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Thread: Rea;ising what worked/works for you page

  1. #1
    Richardmac's Avatar
    Richardmac is offline Senior Member
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    Rea;ising what worked/works for you

    Hey guys/girls

    I was just interested if you have worked out what works for you regarding training?

    I have tried numerous training styles sicne I first picked up a weight/started training. It goes to show that conventional wisdom isnt always correct and we really do respond differently to exercise.

    I have found that actually using rep ranges and activities that to many would be more endurance based reps actually builds more muscle on me. That does of course crossover with the thinking thinking that hypertrophy occurs best if a set if 40 seconds or longer in duration. Of course providing that adequate calories (good calories) are consumed then all programs and training methods should work for each person, to a greater or lesser extent.

    From past experience I had great success with:
    * DC training. This called for 3 sets of an exercise with heavy weight using rest/pause to extend the set thus eliminating breaks. I was however consuming a great number of calories at this time.
    * I also had success with Starting Strength, this bucked the higher rep thinking, but again my calories were very high here.
    * I then put together a program combining the use of heavy weights done in pyramid circuit style. This was done after some time with CF. I wanted to put together a program my clients could use that was time effective, allowed for strength increases, but also used the cf principle of the rush factor between movements. This program saw an increase in reps and I actually gained weight and improved conditioning on this very effectively.
    * As I mentioned I used CF. This was an on/off affair depending on injuries from rugby. I yielded results both good and bad.
    * Fast forwarding experimentation with different training styles (I am my own guinea pig for my clients) I went through body weight routines from start to completion. I had great success with Marks LHT programme. The higher rep all out sets were a great test of endurance and strength. After finishing this I have dabbled with several similar ideas and am now using another bodyweight routine that although different still encorporates the same ideas (it would be impossible to continue using something like marks program, the goal reps would have to be increased for their to be any progress - increased high rep/failure sets would lead to burn out).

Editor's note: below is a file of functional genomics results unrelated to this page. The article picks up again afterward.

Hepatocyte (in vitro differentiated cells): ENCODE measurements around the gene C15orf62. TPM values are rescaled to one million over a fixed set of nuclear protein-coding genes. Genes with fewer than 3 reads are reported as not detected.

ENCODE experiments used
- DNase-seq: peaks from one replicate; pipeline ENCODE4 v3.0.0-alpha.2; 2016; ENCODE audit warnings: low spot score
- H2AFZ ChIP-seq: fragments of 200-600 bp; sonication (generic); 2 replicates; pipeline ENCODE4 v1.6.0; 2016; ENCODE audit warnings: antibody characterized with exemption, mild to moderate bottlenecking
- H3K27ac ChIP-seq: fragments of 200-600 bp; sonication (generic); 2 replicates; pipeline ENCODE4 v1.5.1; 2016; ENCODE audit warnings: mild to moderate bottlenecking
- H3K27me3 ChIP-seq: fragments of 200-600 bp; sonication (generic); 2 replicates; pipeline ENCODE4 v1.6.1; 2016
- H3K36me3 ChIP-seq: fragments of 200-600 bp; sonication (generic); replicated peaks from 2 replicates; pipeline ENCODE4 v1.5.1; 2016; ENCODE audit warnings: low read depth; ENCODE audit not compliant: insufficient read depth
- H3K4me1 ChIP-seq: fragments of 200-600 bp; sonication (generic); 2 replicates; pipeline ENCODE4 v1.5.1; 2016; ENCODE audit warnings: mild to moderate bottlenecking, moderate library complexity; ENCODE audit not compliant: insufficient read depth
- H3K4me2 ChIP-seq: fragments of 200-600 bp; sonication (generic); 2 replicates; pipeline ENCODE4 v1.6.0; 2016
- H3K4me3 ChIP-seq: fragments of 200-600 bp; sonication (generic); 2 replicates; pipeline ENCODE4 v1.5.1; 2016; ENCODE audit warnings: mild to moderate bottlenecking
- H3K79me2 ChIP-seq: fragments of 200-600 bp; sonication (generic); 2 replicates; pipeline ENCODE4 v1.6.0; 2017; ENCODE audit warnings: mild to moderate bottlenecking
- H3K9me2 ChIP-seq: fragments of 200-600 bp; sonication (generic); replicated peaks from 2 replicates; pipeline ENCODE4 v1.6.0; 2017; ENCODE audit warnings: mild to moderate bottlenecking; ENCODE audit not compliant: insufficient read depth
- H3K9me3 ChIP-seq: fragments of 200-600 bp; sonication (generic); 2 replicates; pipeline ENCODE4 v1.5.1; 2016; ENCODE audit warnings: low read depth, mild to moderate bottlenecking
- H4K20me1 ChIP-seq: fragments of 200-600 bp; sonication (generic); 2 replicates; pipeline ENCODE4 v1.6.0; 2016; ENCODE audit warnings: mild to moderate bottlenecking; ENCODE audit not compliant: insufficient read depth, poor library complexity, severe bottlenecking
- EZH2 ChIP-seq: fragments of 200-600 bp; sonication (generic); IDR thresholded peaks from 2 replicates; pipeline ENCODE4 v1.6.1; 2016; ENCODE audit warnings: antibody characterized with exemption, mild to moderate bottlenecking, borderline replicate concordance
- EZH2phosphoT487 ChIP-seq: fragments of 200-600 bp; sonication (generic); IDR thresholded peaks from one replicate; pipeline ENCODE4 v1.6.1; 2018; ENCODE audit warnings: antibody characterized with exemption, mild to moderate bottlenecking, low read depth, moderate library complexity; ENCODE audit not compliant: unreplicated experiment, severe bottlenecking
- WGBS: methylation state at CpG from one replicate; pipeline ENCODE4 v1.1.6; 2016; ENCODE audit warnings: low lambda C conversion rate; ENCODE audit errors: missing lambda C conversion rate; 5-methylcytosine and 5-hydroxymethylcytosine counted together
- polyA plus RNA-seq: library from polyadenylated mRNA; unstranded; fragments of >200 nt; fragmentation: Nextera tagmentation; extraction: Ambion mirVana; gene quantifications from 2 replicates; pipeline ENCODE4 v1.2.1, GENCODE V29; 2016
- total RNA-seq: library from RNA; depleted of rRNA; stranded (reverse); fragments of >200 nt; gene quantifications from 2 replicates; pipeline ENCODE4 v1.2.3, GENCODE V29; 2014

I have also found that for endurance and leg size, cycling has proved a winner for me. I cant squat due to past injuries and cycling (steep hill work) has done wonders. I am now hoping that a potential addition of rowing could yield the same results. I am hoping that with my diet kept at the level it is now (I am eating primally and for my blood type) that this additional strength/endurance activity should bring similar positive results.

    Just curious what works best for you OR what you are doing just now training wise?

    Regards

    Richard
    It isn't the mountains ahead that wear you out....Its the grain of sand in your shoe.

  2. #2
    Ripped's Avatar
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    It seems just about anything works.

    I would do things differently depending on the goal. I think anywhere between 1 and 3 workouts per week is plenty depending on how much time you have. I'd only change sets/reps and exercises depending on the goal.

    I've had good results doing rest pause sets as with DC training. I'd probably stick with that, but I can't because I need my immune capabilities to be optimal due to health issues. So instead, I'm stuck doing something similar to 5 x 5, where the sets are hard but not exactly HARD as done with DC training. I'm thinking of trying the sets DC style again, but inserting 2 cruising weeks after 5 blasting weeks; I think I could actually handle that.

    As mentioned above, I think 2-3 workouts per week can work fine depending on how much time you have. But personally this year I was actually able to get in the best shape in over a decade with only one HIT workout per week consisting of 3-5 exercises and lasting only 20 minutes. The key was doing all sets rest pause style such as with DC training. I also supplemented with creatine in which I believe helps a lot in getting more reps. Those workouts done brutally hard with compound movements helped me to keep my muscles strong. I shed the fat away simply by cutting calories.

    Most people won't believe it if you tell them they can lose fat with such little training and without the addition of cardio. I didn't either initially. I had to try it for myself to see if it would work. And it does.

    The only problem with the above mentioned strategy is that it doesn't incorporate any extra activity. And as mentioned in PB, such extra physical activity is necessary for both its mood elevating affects and moderate physical activity for its immune enhancing affects.